He then starts again, and records the Foley. Right now he’s struggling with the sounds of able football. If this was a different project – with a different budget – he would have rented a table. Instead, he’s ramming the handle of a broom into the spring mechanism of a toaster. “Too tinny,” says Trundle. There’s no brief from the director of the Canadian miniseries. So it’s up to Hanks and Trundle to decide what needs to be recorded – and how. The best Foley allows for five days to produce a 20-minute film sequence – Hanks needs to have this 50-minute episode finished today.
The action culminates in a car, pulling up at speed, as a protagonist runs away. Hanks eaches for his box of “surfaces”, which contains everything from sand to gravel. He runs his suede gloves across Tarmac to recreate the sound of tyres. He then roots around in a box of shoes for “running”. He doesn’t match what the protagonist is wearing on screen – they wouldn’t sound right. miou don’t often walk in leather-soled shoes,” says Hanks. “Theyre too click click. Desert boots are better. ” Foley is the director’s friend. Often more than 80 per cent of film dialogue isn’t recorded “clean”.
Maybe there was noise in the distance ” a car, for instance. Foley can cover that up. It can fill in blanks, too. “l remember on The Darling Buds of May,” says Hanks, “the story required there to be a horse in the stables behind the camera. But they had forgotten to film it. So they created the feeling’ that there was another horse – with sound. ” Foley can also be used to rectify a continuity problem. If an actor is holding a file, but then forgets to bring it back into shot, a Foley artist can insert the sound of the file being put away off camera.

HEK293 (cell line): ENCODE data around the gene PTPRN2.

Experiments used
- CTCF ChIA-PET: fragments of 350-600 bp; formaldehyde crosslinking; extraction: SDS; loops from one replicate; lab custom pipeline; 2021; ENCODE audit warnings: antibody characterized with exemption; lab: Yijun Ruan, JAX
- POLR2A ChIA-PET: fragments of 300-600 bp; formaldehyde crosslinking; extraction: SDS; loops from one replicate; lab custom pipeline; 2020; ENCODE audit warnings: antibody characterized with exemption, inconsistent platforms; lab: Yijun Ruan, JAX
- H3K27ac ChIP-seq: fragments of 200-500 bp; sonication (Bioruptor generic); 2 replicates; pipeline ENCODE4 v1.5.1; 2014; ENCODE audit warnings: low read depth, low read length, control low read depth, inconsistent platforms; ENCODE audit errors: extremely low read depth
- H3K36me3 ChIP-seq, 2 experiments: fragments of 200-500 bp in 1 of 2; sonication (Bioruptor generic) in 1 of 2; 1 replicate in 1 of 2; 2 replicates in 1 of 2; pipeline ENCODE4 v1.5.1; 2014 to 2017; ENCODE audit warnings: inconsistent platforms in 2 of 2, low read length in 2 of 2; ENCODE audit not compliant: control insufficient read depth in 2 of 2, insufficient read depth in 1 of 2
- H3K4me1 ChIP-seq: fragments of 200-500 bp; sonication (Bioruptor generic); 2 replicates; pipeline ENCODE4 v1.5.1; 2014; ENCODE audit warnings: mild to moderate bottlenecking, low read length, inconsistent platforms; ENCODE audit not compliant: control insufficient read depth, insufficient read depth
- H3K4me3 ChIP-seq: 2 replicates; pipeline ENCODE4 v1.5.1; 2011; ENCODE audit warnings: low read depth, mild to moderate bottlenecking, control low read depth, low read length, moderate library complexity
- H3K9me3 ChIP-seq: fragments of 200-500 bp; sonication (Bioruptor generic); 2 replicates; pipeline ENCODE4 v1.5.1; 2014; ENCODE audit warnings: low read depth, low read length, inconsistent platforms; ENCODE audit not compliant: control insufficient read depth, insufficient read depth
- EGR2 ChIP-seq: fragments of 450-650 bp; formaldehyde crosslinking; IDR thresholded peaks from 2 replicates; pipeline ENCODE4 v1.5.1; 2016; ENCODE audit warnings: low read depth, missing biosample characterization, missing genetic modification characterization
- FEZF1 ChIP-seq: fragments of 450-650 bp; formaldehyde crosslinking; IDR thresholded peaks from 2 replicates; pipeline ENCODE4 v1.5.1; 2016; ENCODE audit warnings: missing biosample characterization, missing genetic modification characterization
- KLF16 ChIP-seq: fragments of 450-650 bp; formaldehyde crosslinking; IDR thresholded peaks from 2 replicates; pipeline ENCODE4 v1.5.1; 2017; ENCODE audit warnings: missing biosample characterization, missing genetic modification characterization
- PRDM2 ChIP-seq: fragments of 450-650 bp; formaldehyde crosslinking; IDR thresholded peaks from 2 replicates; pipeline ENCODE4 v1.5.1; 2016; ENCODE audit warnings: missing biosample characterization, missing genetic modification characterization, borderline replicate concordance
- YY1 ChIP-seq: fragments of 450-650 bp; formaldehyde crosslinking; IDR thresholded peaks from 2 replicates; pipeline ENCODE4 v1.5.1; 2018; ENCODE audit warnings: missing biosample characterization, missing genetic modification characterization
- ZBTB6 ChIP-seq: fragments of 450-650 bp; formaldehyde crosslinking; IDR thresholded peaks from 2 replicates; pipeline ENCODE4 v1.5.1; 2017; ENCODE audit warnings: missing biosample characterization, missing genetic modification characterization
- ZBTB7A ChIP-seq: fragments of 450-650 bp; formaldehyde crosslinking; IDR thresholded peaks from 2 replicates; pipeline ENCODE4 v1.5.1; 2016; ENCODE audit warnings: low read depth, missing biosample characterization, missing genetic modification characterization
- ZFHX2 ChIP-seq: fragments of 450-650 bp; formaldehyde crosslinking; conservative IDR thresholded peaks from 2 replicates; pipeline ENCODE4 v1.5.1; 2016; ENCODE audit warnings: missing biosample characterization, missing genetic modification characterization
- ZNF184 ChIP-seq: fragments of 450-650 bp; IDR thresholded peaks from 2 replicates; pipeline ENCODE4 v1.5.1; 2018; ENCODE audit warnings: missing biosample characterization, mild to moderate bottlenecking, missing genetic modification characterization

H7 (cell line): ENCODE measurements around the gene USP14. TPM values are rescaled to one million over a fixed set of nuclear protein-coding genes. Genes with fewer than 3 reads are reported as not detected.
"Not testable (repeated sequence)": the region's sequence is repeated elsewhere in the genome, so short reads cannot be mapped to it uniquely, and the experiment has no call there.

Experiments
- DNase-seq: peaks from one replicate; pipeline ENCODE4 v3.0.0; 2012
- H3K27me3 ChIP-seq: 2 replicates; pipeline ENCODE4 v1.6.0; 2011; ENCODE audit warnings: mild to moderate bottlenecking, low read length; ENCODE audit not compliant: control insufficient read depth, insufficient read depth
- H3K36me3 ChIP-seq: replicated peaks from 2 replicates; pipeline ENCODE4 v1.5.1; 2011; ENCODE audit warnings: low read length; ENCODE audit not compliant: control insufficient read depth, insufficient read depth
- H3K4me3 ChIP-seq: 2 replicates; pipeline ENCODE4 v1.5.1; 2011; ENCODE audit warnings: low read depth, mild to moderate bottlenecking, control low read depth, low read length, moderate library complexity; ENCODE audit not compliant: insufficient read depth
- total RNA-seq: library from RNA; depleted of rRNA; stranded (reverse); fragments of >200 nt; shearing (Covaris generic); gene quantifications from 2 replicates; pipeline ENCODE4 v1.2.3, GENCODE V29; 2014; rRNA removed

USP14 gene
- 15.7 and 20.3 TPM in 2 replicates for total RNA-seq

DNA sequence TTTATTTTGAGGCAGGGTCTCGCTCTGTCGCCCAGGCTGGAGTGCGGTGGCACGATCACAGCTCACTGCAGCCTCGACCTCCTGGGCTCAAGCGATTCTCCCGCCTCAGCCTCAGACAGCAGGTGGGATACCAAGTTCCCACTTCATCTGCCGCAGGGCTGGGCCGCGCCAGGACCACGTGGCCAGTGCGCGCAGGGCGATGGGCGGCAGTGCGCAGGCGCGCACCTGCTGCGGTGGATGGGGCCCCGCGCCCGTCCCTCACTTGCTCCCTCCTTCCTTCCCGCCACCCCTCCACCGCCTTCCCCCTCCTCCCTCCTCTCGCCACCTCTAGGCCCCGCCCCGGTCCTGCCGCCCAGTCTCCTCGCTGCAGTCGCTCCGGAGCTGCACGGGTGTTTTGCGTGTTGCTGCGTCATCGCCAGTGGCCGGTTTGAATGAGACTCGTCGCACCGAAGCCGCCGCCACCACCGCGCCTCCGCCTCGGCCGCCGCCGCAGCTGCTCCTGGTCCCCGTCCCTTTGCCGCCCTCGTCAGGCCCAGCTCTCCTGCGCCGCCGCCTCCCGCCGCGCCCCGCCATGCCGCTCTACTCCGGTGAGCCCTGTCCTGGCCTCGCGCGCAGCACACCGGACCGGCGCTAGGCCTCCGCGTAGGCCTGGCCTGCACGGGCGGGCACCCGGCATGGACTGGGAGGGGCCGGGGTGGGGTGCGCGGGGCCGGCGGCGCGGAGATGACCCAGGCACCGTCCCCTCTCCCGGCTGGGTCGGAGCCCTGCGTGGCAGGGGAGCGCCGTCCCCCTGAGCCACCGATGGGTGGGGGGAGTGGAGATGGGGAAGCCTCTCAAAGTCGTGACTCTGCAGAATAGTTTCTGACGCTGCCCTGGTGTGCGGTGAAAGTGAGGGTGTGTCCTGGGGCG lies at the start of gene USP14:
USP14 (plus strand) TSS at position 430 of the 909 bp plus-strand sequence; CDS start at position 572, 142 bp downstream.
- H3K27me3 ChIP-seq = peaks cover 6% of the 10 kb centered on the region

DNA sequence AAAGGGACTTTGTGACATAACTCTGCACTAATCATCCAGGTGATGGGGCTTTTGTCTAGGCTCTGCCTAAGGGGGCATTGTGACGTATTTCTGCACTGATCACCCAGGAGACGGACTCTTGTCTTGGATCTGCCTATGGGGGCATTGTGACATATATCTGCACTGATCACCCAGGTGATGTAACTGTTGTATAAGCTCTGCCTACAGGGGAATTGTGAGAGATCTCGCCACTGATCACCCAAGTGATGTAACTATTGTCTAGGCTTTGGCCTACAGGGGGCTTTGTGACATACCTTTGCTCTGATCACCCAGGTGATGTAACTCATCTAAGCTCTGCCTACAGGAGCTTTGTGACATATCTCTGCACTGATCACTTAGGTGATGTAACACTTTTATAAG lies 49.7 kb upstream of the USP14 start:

Joseph is in the studio next door, overseeing the Foley on Outside Bet, Bob Hoskins’s latest offering. Joseph has been responsible for he Foley on a wide range of film and television. But he still finds it a weird world. You do hear some stories about people doing horrible things to vegetables. ” Foley artists need imagination. “l go around Chinese supermarkets and select rather odd fruit and vegetables – things with odd textures,” says Joseph. He likes to use the scaly skin of a dragon fruit, for instance, as the scaly skin of a dragon. And for the floating books in Harry Potter, I went down the Charing Cross Road in London to buy a lot of antique books. A newer book Just wouldn’t have made the same sound. Joseph even reworked classic Abba songs on Mamma Mia! , convincing a sceptical Benny Andersson to allow him to re-record the tunes with Foley artists cavorting in the dancers’ clothes. Maybe it’s because of his training as a psychologist, but Joseph is interested in subliminal messaging. “Like the way Derren Brown flashes subliminal images to tell you something. But I use sound instead. It’s a bit of a dark art. And one that he’s convinced will become ever more prevalent in the next few years, in computer games, for example. miou can really play with people’s heads,” he says. mfou ould be implanting things that shouldn’t be there. I set up characters before theyVe even appeared in a game. Bad guys make a nasty sound, so that when they run on screen, before you even hear them speak, youVe attached some psychological value to them. But you’re given the information in your subconscious. ” The work that Joseph is most proud of is the entire opening of Casino Royale.